U.S. astronomers discover asteroid with shortest year

James Marshall
July 10, 2019

"You don't find kilometre-size asteroids very often these days", said Ye in the Caltech press release. The asteroid measures 1km (0.6miles) in diameter making it relatively big for an asteroid.

"Thirty years ago, people started organizing methodical asteroid searches, finding larger objects first, but now that a lot of them have been found, the bigger ones are rare birds", Ye said. Before 2019 LF6 came along, 2019 AQ3 had the shortest known year of any asteroid, orbiting the sun roughly every 165 days. The ZTF is responsible for scanning the skies for transient objects that can be anything from exploding stars to asteroids and, because it's capable of scanning the sky quite fast, it's flawless for finding the "Atira" asteroids, which usually only have 20 to 30-minute observation windows. The Near-Earth Object Camera would be capable of picking up the heat signatures of asteroids.

The orbit of asteroid 2019 LF6 (white), discovered by ZTF, falls entirely within the orbit of Earth (blue). Both of these asteroids orbit well outside of the plane of the solar system. Like the grooves on a vinyl record, most planets align along a flat disk.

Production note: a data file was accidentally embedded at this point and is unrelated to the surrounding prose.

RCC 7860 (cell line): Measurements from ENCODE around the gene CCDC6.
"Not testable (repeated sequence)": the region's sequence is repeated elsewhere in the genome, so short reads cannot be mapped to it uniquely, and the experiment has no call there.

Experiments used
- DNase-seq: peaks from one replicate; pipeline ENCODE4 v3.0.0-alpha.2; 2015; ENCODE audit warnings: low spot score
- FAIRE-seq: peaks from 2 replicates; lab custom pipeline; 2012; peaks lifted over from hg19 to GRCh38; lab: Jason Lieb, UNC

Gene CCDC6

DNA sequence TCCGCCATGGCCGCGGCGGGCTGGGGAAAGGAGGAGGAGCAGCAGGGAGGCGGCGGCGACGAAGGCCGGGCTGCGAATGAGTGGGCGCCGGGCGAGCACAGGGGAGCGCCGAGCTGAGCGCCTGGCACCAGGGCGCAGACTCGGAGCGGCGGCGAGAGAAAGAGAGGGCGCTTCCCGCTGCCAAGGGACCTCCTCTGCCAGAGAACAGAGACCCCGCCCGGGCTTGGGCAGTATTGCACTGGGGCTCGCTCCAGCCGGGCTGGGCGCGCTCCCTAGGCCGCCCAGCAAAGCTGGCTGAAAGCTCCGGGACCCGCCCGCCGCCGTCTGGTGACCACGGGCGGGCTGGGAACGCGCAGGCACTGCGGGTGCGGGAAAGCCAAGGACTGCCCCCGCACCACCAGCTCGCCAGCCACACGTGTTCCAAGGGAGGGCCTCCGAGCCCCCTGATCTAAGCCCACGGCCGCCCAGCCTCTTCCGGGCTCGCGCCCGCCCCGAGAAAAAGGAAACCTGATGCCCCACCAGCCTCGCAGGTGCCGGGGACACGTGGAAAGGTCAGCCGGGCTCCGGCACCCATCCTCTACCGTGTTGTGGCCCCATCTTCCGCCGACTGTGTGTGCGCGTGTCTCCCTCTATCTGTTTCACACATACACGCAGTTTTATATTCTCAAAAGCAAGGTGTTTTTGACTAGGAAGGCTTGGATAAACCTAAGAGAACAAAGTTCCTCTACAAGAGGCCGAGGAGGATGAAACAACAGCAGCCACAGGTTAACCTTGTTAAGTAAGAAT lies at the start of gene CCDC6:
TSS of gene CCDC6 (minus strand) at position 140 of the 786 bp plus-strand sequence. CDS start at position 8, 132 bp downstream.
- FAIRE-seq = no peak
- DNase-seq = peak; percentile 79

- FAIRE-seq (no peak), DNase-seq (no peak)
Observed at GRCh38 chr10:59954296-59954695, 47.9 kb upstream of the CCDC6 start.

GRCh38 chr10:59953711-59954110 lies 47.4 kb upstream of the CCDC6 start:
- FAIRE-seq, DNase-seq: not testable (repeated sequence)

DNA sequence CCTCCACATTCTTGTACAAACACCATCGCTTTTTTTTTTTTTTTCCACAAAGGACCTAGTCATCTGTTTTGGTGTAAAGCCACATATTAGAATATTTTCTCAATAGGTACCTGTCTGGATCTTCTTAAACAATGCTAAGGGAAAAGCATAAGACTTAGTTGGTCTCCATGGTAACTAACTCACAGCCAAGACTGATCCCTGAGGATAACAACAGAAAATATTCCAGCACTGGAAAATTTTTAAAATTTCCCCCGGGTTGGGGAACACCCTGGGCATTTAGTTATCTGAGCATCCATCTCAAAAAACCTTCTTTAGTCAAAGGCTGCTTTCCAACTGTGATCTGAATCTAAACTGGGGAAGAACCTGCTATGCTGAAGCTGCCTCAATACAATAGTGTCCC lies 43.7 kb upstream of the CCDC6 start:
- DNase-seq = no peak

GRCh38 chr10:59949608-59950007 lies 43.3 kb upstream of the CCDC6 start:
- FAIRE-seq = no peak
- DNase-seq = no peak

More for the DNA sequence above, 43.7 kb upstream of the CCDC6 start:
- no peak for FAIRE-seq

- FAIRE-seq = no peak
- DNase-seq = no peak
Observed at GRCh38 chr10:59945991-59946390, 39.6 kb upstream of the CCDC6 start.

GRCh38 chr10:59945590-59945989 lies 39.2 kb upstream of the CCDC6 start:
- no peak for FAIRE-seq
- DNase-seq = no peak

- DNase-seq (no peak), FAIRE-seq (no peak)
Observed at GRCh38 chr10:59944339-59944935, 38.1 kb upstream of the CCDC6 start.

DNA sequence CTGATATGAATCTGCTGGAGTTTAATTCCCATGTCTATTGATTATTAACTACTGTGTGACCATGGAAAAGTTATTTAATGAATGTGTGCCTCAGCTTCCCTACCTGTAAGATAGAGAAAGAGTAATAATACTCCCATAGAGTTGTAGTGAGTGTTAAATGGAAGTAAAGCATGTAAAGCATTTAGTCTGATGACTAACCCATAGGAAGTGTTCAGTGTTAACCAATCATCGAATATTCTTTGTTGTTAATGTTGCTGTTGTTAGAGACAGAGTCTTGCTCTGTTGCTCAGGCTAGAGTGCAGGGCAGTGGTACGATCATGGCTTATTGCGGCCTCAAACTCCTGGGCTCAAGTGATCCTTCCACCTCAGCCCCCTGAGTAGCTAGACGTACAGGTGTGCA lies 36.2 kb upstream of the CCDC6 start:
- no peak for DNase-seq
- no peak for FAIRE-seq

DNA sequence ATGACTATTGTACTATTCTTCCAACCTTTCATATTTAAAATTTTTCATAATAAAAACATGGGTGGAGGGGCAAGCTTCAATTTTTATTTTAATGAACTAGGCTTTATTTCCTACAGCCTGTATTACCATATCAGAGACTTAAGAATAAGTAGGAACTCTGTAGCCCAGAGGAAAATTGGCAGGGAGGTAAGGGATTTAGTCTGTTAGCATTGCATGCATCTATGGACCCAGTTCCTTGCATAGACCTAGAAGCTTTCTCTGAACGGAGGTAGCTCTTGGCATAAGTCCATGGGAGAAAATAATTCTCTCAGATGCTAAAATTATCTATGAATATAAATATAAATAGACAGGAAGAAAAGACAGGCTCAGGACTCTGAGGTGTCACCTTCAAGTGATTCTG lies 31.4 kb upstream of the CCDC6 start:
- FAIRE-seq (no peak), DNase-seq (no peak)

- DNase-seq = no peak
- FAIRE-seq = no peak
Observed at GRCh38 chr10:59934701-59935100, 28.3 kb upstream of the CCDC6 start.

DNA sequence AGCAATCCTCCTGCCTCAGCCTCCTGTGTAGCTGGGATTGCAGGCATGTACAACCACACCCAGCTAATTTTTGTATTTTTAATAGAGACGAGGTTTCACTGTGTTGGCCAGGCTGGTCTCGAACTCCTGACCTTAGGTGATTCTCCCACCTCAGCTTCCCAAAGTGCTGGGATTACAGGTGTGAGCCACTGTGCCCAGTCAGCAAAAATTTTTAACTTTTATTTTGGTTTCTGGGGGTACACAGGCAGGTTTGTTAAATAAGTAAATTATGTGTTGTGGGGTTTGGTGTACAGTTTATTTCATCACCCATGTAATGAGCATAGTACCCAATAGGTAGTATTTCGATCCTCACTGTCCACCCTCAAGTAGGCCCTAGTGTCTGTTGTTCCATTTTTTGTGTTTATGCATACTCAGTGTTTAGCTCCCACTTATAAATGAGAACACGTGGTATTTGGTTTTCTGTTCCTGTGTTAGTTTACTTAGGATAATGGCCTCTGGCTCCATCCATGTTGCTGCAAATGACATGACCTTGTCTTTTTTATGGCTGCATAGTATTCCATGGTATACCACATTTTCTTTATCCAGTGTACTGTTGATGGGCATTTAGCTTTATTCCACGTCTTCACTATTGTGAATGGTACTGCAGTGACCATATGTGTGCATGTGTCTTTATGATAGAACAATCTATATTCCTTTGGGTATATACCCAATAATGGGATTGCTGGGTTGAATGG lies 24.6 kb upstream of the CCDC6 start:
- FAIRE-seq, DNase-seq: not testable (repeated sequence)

At its most distant point from the Sun, 2019 LF6's orbit flings it beyond Venus' path and at its closest point, it's reeled back in within Mercury's orbit. The unique orbit of the asteroid is what allowed it to remain undiscovered for so long. "Like other asteroids, Atiras are leftovers from the formation of our solar system".

2019 LF6 was discovered via the Zwicky Transient Facility (ZTF), a state-of-the-art camera at the Palomar Observatory that scans the skies every night for transient objects, such as exploding and flashing stars and moving asteroids. Because ZTF scans the sky so rapidly, it is well-suited for finding Atira asteroids, which have short observing windows.

Ye said that the team could only search for them about 20 to 30 minutes before sunrise and after sunset. But ZTF is also good at finding asteroids in general.

"Both of the large Atira asteroids that were found by ZTF orbit well outside the plane of the solar system", Tom Prince, Ira S. Bowen Professor of Physics at CalTech said.

One proposed NASA mission named NEOCam (for Near-Earth Object Camera) would launch a spacecraft equipped to look specifically for Atira asteroids.

Most asteroids are found deeper in space, past the next planet along from Earth, Mars. "Therefore, we can improve our understanding of the inventory of near-Earth asteroids by studying the Atiras".

Other reports by Click Lancashire

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